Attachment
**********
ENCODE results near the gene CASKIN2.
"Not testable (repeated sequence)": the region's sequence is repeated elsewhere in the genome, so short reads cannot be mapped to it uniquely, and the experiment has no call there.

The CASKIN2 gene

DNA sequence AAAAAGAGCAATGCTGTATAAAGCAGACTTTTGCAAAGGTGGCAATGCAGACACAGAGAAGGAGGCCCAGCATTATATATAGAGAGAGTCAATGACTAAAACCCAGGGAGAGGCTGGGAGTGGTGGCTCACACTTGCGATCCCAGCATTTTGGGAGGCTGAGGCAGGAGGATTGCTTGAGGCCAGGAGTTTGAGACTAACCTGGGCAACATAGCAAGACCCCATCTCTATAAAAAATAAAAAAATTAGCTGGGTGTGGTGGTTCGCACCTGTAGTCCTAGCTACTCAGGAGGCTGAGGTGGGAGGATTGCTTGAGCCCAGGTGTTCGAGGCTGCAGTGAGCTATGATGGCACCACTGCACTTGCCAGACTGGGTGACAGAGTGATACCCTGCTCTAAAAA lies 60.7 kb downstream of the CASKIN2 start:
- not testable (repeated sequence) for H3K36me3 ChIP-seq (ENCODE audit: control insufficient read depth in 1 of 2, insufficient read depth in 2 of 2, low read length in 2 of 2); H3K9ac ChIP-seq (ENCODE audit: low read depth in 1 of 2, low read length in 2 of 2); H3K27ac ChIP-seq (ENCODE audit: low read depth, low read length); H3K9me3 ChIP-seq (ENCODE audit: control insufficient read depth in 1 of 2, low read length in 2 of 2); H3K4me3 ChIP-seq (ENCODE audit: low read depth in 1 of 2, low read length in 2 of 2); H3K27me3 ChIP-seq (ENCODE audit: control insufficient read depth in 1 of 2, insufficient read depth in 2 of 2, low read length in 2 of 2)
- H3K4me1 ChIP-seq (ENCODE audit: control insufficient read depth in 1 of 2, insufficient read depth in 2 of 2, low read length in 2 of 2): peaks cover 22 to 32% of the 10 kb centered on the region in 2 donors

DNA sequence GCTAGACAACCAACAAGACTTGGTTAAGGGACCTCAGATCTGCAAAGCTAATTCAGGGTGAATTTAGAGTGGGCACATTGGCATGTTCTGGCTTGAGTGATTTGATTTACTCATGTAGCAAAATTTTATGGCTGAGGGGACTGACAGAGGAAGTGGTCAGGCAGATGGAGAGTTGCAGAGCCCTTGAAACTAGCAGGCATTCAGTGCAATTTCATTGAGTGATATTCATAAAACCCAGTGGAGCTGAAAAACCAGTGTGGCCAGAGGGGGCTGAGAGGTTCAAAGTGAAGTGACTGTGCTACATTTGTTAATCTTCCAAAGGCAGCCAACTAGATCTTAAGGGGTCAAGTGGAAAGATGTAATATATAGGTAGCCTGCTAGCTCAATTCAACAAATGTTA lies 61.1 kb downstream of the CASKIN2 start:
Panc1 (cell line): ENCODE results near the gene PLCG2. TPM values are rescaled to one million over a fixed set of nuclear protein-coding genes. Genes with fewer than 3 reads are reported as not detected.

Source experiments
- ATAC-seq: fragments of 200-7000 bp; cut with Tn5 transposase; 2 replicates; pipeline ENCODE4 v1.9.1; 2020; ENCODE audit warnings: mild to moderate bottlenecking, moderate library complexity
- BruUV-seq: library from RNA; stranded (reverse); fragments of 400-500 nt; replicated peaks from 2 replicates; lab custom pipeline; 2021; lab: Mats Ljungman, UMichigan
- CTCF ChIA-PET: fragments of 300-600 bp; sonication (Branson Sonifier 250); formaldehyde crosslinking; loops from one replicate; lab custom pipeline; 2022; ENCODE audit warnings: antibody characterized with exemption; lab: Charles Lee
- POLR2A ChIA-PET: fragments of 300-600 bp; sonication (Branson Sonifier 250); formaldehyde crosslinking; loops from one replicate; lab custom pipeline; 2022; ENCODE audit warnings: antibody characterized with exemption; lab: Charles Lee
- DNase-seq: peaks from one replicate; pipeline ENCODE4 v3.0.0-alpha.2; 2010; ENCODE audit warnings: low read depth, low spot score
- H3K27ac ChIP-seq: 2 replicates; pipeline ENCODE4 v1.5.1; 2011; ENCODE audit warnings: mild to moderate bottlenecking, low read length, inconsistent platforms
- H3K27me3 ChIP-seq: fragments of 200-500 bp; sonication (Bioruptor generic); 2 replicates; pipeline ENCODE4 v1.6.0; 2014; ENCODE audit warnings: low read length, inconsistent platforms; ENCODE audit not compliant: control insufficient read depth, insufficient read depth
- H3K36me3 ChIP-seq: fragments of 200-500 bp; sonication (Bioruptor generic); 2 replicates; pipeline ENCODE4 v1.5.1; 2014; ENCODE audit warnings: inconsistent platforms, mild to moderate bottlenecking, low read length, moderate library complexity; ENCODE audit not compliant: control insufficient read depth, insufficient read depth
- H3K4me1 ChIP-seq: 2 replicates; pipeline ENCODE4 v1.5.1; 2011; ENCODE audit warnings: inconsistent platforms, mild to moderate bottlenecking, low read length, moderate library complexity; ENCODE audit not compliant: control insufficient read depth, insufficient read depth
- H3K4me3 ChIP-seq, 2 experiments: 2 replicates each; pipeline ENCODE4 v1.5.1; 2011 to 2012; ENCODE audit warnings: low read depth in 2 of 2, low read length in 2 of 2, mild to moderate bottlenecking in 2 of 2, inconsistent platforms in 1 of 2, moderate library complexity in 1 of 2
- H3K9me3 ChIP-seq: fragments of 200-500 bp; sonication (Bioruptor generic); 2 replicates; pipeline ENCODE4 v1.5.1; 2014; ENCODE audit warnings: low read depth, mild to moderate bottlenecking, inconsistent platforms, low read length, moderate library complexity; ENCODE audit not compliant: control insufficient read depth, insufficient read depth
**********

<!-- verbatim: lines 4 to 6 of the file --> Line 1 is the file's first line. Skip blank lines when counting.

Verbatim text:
DNA sequence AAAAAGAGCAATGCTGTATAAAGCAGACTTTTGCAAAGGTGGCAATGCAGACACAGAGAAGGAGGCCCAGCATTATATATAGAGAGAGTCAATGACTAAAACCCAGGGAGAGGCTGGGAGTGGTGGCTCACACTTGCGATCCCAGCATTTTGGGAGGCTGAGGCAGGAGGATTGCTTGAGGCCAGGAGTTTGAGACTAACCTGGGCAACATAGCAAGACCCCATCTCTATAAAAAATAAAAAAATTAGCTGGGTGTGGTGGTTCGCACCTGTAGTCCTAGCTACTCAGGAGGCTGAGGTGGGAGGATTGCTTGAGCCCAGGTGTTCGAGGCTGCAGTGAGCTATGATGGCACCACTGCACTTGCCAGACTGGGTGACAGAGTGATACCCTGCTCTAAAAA lies 60.7 kb downstream of the CASKIN2 start:
- not testable (repeated sequence) for H3K36me3 ChIP-seq (ENCODE audit: control insufficient read depth in 1 of 2, insufficient read depth in 2 of 2, low read length in 2 of 2); H3K9ac ChIP-seq (ENCODE audit: low read depth in 1 of 2, low read length in 2 of 2); H3K27ac ChIP-seq (ENCODE audit: low read depth, low read length); H3K9me3 ChIP-seq (ENCODE audit: control insufficient read depth in 1 of 2, low read length in 2 of 2); H3K4me3 ChIP-seq (ENCODE audit: low read depth in 1 of 2, low read length in 2 of 2); H3K27me3 ChIP-seq (ENCODE audit: control insufficient read depth in 1 of 2, insufficient read depth in 2 of 2, low read length in 2 of 2)
- H3K4me1 ChIP-seq (ENCODE audit: control insufficient read depth in 1 of 2, insufficient read depth in 2 of 2, low read length in 2 of 2): peaks cover 22 to 32% of the 10 kb centered on the region in 2 donors